And so, being that competition is outlawed, Raney is able to say how terrible things he is supposed to be preventing are. I also find his use of the word “competition” interesting. What am I to make of one who thinks of “thieves, drug pushers, rapists, molesters, and murderers” as “competition”? As well, if crime statistics are any indicator, he is totally exaggerating, making him a liar, or he is completely failing in his duty to maintain public safety.

Our sheriffs want to see tougher laws and sentences for criminals, fairer treatment of victims, reduction in the endless, costly appeals and frivolous litigation of prisoners, and overall improvement in our criminal justice system.

The US has the largest incarceration rate in the world by far (over 700 per 100,000 while Russia is in a distant second with somewhere around 500 per 100,000. Canada: about 100 per 100,000). It would seem to be contrary to all evidence that “tougher” laws and sentences will be the thing that does the trick. As for fairer treatment of victims, I find this also to be ironic. In Anglo-Saxon law, it was traditionally the case that the convicted criminal would be made to pay restitution to his or her victim(s). Kings found that they could co-opt this system and institute fines for disturbing the “king’s peace.” Predictably, this led to increases in all types of actions that could violate the king’s peace, and therefore provide the crown with revenue. And so it is today: fines implemented as criminal punishment go to the coffers of the State, not the victim. In addition to not being compensated, the victim is then victimized further by the State in being forced to pay for the expensive incarceration of the criminal. Indeed, the idea that the Sheriff should be held liable for utterly failing to protect people from crime (as he has clearly admitted to doing) would be laughed at. Yet, companies like ADT provide guarantees such as paying your insurance deductible if your home is burglarized while using their system.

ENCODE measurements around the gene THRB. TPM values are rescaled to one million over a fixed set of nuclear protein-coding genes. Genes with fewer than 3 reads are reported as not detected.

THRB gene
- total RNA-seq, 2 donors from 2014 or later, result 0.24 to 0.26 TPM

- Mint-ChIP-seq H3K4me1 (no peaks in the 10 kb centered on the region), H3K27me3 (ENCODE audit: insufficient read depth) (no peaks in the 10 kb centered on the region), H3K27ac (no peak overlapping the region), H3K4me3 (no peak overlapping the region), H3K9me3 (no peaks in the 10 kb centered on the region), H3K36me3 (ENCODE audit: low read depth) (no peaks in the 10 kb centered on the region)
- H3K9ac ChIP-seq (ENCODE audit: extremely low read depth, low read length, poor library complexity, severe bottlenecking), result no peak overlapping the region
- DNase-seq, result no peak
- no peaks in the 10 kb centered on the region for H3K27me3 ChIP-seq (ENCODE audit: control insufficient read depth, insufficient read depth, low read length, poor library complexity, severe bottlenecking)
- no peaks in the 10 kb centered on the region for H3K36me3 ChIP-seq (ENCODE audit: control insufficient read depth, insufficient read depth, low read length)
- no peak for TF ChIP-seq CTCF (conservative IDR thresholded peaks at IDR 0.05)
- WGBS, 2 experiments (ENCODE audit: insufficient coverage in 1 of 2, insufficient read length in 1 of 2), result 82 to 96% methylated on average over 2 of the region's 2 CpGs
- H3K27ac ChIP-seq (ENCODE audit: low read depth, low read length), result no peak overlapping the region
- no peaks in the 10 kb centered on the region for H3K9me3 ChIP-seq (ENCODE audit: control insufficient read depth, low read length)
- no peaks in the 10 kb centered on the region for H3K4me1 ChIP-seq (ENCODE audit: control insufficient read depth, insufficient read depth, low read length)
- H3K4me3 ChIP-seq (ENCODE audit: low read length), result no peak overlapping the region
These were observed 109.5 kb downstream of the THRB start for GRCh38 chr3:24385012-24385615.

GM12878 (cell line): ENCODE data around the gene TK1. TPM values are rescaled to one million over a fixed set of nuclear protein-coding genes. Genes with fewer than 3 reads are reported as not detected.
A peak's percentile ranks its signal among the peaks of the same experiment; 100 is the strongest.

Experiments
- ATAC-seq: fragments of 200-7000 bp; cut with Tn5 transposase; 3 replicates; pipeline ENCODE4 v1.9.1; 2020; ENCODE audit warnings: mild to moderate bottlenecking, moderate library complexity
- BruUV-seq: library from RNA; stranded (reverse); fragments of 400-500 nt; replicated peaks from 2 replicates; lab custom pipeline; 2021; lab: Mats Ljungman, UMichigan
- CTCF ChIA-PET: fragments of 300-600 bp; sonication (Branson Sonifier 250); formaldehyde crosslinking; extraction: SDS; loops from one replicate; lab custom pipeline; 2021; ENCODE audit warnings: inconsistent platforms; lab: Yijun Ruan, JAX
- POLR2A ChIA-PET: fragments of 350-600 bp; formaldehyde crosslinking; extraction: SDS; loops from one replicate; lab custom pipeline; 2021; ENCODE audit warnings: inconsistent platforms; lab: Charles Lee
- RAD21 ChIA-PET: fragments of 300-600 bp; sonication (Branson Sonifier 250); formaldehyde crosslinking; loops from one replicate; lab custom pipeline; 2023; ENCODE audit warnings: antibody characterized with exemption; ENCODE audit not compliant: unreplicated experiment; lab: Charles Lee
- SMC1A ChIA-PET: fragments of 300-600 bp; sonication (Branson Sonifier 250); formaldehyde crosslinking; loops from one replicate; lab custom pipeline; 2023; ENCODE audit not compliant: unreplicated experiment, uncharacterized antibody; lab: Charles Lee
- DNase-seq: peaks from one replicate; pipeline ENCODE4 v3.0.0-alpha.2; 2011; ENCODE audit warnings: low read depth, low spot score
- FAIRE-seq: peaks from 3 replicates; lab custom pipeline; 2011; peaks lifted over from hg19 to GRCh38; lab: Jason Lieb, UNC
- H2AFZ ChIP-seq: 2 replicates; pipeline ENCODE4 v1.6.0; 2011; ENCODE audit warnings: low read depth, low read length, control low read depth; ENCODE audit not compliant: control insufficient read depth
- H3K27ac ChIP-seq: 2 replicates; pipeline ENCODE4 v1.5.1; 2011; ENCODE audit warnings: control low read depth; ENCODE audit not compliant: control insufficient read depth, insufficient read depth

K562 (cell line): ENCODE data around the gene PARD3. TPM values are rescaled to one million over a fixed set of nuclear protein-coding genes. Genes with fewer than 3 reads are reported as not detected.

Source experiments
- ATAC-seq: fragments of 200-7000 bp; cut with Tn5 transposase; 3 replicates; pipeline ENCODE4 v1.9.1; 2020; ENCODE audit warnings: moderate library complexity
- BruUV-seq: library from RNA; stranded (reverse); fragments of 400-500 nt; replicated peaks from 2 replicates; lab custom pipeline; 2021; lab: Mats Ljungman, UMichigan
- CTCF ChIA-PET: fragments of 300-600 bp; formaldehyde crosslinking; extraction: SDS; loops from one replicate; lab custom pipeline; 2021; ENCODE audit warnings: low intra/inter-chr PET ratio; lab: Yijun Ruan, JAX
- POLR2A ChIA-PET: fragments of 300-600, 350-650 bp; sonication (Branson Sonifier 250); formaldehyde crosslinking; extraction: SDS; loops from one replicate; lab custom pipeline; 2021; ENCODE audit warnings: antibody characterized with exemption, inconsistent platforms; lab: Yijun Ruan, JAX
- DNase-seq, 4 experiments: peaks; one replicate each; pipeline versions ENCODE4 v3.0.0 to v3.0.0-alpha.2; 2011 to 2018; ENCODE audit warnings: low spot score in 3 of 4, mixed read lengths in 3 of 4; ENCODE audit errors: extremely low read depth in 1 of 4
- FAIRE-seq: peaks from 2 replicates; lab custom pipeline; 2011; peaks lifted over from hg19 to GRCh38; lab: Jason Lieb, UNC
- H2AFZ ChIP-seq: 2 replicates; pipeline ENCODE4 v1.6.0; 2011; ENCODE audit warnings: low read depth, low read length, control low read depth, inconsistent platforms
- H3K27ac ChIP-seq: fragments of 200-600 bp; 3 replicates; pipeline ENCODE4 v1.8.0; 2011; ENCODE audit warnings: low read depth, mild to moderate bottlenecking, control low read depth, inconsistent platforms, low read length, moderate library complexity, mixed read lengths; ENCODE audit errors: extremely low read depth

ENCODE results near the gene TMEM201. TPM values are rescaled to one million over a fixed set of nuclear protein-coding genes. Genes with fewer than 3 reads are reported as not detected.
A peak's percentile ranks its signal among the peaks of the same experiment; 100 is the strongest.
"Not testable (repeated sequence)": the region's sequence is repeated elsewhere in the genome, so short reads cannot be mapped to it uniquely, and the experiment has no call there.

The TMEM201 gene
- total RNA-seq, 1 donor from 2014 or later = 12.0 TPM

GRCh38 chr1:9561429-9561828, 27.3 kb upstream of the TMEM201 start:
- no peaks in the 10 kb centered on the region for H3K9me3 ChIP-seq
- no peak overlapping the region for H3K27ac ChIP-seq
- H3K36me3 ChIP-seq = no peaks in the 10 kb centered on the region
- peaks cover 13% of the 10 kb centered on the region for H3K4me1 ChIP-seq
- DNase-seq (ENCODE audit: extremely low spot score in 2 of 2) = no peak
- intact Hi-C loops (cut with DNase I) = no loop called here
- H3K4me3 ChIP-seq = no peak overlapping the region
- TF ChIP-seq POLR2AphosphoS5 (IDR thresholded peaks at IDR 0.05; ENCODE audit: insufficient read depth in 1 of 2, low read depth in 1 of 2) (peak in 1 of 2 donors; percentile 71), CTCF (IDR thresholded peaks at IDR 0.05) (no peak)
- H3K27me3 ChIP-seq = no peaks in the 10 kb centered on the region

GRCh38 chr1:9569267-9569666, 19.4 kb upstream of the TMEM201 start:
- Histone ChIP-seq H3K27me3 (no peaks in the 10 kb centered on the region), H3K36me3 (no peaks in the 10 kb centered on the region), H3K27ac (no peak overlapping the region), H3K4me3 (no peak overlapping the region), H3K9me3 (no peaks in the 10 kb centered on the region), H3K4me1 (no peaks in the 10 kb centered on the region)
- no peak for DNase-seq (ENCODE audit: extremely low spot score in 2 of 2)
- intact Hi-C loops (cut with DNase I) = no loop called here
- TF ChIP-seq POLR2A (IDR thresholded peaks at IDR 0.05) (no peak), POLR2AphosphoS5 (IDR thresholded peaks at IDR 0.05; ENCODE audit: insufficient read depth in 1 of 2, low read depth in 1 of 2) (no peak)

Thus, I think that for a true overall improvement in the criminal justice system, there would have to be a considerable change in institutional structure. Police have no incentive to prevent crime; think about the message they are sending in this video: